In Ireland, exclusive use of one variety of potato, the "lumper", led to the Great Famine of 1845-1849. Lumpers provided inexpensive food to feed the Irish masses. Potatoes were propagated vegetatively with little to no genetic variation. When Phytophthora infestans arrived in Ireland from the Americas in 1845, the lumper had no resistance to the disease, leading to the nearly complete failure of the potato crop across Ireland.
Until the 1950s, the Gros Michel cultivar of banana represented almost all bananas consumed in the United States because of their taste, small seeds, and efficiency to produce. Their small seeds, while more appealing than the large ones in other Asian cultivars, were not suitable for planting. This meant that all new banana plants had to be grown from the cut suckers of another plant. As a result of this asexual form of planting, all bananas grown had identical genetic makeups which gave them no traits for resistance to Fusarium wilt, a fungal disease that spread quickly throughout the Caribbean where they were being grown. By the beginning of the 1960s, growers had to switch to growing the Cavendish banana, a cultivar grown in a similar way. This cultivar is under similar disease stress since all the bananas are clones of each other and could easily succumb as the Gros Michel did.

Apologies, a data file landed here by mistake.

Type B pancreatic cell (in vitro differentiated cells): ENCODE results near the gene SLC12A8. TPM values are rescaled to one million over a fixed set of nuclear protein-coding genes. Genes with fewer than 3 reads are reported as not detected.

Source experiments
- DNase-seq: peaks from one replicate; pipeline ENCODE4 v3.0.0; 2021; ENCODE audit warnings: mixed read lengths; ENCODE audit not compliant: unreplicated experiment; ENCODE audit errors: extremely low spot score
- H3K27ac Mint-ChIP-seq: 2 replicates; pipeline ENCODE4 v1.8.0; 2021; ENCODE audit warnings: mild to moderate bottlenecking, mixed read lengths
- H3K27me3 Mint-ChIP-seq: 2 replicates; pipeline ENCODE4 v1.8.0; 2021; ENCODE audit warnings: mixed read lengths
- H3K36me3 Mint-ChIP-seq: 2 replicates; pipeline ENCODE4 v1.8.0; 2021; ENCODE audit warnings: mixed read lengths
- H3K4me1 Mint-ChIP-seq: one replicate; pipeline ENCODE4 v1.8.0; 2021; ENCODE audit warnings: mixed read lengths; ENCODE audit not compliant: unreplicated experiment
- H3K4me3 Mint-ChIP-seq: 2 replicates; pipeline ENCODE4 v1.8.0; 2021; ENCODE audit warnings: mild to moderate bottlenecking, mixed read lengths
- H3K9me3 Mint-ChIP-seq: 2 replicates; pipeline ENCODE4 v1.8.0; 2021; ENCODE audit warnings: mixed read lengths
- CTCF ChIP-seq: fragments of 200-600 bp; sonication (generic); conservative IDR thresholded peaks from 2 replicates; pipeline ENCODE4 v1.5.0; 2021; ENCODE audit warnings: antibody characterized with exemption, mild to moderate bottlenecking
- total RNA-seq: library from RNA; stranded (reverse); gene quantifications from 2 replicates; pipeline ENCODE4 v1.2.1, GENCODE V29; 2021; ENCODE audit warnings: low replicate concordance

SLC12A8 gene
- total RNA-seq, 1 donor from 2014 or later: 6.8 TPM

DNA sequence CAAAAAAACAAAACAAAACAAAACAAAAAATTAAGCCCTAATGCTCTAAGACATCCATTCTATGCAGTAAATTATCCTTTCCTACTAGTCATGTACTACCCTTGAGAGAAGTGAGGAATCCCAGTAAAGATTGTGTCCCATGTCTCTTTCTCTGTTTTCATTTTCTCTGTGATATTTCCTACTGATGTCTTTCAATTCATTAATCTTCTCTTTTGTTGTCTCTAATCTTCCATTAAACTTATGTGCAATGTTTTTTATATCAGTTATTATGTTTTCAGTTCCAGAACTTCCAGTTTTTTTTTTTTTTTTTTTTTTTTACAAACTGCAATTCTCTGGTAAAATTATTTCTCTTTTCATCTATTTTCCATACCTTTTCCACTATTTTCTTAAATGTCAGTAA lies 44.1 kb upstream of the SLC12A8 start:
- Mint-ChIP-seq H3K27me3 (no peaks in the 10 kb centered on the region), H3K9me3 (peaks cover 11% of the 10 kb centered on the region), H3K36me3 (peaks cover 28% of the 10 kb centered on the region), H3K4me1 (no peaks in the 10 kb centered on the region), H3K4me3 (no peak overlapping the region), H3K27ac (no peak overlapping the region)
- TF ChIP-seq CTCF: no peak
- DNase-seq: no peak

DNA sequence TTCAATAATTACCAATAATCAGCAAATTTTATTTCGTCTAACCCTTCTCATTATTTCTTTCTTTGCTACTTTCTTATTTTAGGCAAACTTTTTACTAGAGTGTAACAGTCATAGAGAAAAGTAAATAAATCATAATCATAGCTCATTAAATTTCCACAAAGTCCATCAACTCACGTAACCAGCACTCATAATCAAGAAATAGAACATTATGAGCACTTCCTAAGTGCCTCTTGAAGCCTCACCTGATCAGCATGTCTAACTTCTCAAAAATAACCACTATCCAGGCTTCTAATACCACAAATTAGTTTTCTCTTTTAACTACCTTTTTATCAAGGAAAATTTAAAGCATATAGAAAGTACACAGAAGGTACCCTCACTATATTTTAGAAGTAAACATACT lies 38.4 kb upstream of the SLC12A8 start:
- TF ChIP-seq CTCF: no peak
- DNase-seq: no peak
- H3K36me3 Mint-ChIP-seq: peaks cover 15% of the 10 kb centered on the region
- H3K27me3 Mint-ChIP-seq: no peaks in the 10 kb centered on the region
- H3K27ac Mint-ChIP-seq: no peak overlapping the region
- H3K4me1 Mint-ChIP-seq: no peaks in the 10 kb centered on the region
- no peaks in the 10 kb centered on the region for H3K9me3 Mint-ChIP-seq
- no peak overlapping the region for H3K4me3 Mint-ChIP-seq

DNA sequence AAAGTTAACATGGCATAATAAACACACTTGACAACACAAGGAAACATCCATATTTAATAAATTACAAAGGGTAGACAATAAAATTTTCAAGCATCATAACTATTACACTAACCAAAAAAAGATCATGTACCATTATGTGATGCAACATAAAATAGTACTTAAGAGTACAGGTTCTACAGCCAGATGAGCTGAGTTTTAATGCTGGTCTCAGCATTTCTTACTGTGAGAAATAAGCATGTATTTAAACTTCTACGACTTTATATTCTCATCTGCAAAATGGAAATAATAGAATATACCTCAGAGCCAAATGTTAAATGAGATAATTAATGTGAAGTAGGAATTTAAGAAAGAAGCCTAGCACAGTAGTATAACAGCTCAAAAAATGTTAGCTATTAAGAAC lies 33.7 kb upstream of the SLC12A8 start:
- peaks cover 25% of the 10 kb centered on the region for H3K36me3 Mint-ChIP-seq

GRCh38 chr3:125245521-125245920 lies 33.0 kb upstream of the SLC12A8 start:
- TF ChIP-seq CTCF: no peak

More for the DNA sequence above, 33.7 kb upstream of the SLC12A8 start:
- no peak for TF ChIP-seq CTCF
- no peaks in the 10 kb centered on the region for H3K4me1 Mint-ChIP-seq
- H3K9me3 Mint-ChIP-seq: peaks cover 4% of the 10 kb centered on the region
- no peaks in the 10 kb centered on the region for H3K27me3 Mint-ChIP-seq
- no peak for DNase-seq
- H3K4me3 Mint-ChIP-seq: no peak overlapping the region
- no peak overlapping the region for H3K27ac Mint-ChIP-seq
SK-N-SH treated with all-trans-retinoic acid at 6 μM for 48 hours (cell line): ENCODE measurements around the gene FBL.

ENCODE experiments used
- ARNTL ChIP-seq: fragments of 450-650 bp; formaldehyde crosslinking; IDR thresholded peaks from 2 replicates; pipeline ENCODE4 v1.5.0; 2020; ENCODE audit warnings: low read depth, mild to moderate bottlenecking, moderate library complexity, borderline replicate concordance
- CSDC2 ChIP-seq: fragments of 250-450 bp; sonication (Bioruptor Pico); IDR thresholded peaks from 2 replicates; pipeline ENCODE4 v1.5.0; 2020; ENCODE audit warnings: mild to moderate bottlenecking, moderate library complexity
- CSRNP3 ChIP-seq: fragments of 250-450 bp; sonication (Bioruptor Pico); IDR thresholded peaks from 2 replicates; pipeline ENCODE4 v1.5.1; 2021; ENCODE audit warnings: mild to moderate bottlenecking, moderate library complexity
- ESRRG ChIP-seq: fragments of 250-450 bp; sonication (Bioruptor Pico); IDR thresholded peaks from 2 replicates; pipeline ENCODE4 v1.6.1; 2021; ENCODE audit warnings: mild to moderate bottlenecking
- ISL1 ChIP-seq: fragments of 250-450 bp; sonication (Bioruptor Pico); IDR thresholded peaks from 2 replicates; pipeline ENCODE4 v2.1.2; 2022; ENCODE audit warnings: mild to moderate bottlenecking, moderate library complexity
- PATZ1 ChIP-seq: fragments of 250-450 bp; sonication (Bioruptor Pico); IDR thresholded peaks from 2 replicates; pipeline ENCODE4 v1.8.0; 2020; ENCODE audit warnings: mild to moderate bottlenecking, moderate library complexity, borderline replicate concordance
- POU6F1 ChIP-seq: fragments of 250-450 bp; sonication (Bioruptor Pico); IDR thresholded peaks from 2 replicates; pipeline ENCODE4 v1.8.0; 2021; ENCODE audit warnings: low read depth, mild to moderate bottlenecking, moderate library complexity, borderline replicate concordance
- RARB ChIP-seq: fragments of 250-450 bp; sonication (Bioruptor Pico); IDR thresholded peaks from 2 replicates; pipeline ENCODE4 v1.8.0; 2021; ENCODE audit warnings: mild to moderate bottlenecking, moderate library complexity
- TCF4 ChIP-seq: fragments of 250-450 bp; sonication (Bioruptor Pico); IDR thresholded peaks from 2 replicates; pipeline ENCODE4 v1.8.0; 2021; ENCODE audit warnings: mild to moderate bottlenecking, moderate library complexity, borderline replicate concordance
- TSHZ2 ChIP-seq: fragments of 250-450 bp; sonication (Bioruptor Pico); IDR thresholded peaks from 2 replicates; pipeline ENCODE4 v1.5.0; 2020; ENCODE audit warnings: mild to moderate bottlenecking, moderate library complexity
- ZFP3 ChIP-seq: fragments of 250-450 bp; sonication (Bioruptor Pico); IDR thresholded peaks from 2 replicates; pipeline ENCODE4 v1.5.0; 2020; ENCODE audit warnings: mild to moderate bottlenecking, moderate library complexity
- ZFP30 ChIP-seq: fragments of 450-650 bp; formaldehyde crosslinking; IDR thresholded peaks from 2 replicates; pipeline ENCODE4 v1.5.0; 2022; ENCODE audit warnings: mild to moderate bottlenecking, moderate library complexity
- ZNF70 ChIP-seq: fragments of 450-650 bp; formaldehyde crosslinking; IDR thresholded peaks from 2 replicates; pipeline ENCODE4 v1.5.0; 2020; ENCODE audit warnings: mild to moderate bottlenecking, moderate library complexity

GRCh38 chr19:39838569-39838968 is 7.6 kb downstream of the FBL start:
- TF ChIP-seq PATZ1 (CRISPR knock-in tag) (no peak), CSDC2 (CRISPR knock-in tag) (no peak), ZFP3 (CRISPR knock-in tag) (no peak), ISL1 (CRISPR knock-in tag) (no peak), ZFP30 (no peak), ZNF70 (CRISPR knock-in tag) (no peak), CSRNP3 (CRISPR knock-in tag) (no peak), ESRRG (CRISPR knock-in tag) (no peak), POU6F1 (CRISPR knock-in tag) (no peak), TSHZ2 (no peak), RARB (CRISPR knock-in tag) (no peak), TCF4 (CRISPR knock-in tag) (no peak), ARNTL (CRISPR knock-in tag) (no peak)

Many of today's livestock production systems rely on just a handful of highly specialized breeds. Focusing heavily on a single trait (output) may come at the expense of other desirable traits - such as fertility, resistance to disease, vigor, and mothering instincts. In the early 1990s a few Holstein calves were observed to grow poorly and died in the first 6 months of life. They were all found to be homozygous for a mutation in the gene that caused Bovine Leukocyte Adhesion Deficiency. This mutation was found at a high frequency in Holstein populations worldwide. (15% among bulls in the US, 10% in Germany, and 16% in Japan.) Researchers studying the pedigrees of affected and carrier animals tracked the source of the mutation to a single bull that was widely used in the industry. Note that in 1990 there were approximately 4 million Holstein cattle in the US, making the affected population around 600,000 animals.